Randall Bramblett Juke Joint At The Edge of The World
Juke Joint At The Edge of The World
New West Records
Randall Bramblett was born in Jessup, Georgia in 1948. He attended the University of North Carolina where he studied religion to prepare himself for the seminary. He abandoned his theological studies to pursue writing music as he was inspired by Bob Dylan, James Taylor and Carole King.
In 1973 Bramblett began to find work as a session musician with Capricorn Records. He appears on albums by Gregg Allman, Cowboy, Elvin Bishop and Bonnie Bramlett.
Bramblett released his own debut recording “That Other Mile” in 1975 on Polydor Records. From 1977 until 1980 he was a member of the jazz-fusion band “Sea Level” also on Capricorn. Bramblett recorded with Traffic and toured with Stevie Winwood. In 2001 Bramblett signed with New West Records and released “No More Mr. Lucky”. He appears on Bonnie Raitt’s 2012 “Slipstream” album and authored the opening track “Used To Rule The World”. Bramblett’s last album was 2015’s “Devil Music”. This is Bramblett’s eleventh album overall and eighth for New West Records.
The band includes Bramblett, keyboards, sax and vocals; Seth Hendershot, drums and backing vocals; Michael G. Steele, bass and backing vocals; and guitarists Nick Johnson and Davis Causey. Additional musicians include Gerry Hansen, percussion; Wayne Postell, trumpet; Tom Ryan, baritone sax; and Isaac Bramblett, background vocals.
Distorted drum loops open “Plan B” with Bramblett on a fuzzed out piano. He’s stuck in a bus station and he’s got no Plan B; Johnson takes a mean guitar solo.
“Pothole On Main Street” is a funky blues with the lyric “I can’t get no asphalt no matter how hard I try”. Bramblett takes several sweaty sax solos.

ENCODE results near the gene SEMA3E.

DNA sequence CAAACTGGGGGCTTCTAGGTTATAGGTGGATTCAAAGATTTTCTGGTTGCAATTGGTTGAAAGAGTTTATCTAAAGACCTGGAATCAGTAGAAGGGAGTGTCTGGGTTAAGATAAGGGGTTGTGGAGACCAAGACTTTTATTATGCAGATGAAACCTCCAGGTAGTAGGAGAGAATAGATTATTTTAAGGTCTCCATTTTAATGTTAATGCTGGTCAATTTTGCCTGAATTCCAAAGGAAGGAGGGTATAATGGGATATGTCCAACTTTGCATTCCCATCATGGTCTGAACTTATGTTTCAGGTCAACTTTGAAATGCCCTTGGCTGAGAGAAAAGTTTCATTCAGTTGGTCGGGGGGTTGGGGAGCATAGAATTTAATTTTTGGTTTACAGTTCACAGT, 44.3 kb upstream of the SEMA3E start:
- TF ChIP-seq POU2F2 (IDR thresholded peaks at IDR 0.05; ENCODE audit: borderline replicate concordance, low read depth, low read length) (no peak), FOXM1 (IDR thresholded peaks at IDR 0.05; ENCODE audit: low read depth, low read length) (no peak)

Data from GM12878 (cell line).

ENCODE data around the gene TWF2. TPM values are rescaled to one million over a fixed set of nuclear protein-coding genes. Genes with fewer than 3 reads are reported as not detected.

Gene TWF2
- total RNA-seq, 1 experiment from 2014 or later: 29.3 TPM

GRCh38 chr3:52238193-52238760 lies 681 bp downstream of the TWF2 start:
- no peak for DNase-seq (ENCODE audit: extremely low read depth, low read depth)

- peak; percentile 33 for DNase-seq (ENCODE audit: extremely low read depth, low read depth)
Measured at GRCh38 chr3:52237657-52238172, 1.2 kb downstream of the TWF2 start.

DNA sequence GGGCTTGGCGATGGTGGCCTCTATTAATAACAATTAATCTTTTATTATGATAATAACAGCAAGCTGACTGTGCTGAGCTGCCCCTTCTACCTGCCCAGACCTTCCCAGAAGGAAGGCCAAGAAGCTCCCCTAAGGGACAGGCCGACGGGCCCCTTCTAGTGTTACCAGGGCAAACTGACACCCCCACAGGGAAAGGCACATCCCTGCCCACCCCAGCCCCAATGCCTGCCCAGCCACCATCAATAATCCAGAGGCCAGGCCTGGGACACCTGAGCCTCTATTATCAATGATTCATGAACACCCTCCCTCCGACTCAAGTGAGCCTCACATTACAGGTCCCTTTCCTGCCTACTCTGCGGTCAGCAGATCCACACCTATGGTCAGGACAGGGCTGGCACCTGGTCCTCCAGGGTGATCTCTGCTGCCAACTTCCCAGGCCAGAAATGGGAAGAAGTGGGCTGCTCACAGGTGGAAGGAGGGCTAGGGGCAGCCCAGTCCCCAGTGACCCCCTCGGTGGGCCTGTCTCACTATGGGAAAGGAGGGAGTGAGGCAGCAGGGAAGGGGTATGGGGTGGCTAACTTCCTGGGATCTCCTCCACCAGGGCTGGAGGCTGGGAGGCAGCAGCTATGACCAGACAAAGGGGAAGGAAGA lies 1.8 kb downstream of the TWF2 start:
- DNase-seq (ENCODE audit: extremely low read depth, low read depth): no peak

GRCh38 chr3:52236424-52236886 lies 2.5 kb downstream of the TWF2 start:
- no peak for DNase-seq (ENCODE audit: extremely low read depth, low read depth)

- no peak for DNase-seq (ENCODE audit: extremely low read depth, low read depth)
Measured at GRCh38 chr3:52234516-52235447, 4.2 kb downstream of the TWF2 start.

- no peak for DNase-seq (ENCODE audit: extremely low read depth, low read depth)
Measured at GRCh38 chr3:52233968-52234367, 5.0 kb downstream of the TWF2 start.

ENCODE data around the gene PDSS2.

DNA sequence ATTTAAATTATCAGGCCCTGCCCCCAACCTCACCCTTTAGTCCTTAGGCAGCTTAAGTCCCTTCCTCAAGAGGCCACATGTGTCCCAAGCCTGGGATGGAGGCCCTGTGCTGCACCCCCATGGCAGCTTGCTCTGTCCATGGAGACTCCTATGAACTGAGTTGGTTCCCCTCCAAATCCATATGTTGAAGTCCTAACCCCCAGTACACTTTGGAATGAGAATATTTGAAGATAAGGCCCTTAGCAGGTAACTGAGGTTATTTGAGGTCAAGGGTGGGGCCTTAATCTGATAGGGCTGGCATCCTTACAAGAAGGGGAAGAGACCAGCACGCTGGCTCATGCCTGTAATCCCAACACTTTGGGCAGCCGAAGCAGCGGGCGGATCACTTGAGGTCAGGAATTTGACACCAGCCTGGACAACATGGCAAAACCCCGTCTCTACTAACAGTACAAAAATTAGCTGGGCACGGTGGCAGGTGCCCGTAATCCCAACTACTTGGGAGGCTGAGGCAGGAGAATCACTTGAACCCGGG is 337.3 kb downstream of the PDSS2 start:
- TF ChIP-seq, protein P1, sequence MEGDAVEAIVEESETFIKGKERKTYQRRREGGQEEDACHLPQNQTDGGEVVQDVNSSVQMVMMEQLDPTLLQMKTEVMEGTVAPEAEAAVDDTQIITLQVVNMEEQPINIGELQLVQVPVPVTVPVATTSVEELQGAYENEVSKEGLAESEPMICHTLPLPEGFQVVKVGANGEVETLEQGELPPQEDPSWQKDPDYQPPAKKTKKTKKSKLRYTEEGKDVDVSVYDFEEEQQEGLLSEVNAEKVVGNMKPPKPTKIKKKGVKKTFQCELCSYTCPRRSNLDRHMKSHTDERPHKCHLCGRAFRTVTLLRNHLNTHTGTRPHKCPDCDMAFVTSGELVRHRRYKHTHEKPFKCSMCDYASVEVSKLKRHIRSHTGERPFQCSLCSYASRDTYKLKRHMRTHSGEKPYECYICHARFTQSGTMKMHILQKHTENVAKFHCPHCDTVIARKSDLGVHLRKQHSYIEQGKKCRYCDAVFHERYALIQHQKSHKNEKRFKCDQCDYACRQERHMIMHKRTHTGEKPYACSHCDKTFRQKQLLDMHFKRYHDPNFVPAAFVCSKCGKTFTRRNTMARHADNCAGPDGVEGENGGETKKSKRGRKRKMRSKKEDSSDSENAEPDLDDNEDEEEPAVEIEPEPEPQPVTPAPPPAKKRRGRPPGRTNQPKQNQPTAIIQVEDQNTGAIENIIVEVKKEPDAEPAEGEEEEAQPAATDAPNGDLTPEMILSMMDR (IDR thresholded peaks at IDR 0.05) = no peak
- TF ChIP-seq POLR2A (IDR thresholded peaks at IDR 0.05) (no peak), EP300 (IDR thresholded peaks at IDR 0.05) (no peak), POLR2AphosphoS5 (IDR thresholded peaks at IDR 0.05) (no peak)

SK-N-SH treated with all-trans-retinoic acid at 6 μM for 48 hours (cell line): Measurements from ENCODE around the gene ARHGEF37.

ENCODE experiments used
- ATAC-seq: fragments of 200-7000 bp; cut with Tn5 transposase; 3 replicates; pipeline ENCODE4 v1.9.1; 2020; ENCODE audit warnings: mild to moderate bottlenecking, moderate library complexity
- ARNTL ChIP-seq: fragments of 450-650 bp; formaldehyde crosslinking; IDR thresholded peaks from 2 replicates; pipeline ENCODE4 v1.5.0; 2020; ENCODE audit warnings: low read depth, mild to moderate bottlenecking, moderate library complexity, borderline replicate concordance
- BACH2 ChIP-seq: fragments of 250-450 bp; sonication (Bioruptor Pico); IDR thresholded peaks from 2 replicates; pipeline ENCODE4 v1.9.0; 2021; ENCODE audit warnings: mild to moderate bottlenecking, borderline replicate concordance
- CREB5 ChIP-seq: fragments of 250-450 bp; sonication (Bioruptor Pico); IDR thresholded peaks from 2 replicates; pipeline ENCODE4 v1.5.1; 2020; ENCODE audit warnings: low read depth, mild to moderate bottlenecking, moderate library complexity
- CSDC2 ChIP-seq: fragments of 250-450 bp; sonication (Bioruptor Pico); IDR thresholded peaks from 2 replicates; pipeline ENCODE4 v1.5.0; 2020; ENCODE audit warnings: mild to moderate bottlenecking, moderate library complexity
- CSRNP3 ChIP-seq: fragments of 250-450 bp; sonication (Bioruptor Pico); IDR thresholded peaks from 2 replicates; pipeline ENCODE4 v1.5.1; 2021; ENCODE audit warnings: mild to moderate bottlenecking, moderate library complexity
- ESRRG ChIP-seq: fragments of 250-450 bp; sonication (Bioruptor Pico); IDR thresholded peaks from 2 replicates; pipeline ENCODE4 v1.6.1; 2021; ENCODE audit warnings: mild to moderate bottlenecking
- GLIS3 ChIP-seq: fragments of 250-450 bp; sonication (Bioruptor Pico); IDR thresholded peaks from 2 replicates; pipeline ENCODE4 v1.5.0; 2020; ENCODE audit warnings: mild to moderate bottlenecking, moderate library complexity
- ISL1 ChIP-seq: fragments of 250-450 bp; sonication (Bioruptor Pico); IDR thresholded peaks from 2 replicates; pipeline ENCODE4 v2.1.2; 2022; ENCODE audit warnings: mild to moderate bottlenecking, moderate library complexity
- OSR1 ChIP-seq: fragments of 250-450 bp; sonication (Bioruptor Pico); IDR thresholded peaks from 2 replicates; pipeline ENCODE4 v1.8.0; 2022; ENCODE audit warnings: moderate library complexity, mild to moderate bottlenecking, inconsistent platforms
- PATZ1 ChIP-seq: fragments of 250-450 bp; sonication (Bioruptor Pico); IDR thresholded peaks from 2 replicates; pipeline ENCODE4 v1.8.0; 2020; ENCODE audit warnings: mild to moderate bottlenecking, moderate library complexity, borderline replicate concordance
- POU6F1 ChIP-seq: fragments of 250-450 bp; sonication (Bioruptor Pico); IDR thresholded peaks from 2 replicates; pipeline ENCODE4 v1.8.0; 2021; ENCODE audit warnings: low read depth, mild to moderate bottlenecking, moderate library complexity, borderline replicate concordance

The psychedelic “Trippy Little Thing” features Bramblett’s spacey vocal while Hansen provides some percussion. Johnson and Bramblett’s solos are terrific.
The funky “Garbage Man” includes some cool piano from Bramblett and a New Orleans beat.
Bramblett’s songs are well written but my favorite has to be “I Just Don’t Have The Time”. “I’d like to get to know you, I bet you got your ducks in line, you know I’d like to be your friend, I just don’t have the time”. Bramblett takes a great organ solo.
The maddening drone heard on “Since You’re Gone” hides the emotion within. “That’s how I spend my time since you’re gone”. Bramblett’s sax is evocative.
“Devil’s Haircut” is the only cover. It was written by Beck and first recorded on his 1996 album “Odelay”.
“Fine” contains the lyric… “What do we do when the money’s gone….fine, fine, everything’s fine…we don’t give a damn, we have to have a good time”. “Mali Katra” combines funk and some Middle Eastern dissonance. “Do You Want To Be Free” is another euphoric tune with some great percussion from Hansen.
Bramblett’s music combines soul and funk, poetic imagery and brilliant musicianship. This highly recommended album is quite an accomplishment.
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